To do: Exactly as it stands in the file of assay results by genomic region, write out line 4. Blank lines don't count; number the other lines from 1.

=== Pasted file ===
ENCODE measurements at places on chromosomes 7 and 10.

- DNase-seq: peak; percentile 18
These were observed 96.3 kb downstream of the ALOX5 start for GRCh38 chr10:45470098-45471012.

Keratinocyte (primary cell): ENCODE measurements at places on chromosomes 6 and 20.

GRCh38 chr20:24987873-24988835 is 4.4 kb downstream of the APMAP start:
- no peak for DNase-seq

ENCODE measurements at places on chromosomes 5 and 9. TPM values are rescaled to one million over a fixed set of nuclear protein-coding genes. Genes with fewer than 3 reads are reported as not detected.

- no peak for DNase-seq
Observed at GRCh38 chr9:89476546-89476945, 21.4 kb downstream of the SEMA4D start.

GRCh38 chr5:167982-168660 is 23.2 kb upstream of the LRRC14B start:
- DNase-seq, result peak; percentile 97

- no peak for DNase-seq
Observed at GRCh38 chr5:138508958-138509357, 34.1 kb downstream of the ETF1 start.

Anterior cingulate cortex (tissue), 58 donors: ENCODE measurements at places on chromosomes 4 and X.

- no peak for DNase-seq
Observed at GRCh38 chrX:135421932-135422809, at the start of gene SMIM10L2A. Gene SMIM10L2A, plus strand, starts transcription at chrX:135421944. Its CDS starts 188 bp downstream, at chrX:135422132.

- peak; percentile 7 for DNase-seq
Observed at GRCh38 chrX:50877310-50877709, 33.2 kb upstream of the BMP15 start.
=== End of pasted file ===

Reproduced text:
Keratinocyte (primary cell): ENCODE measurements at places on chromosomes 6 and 20.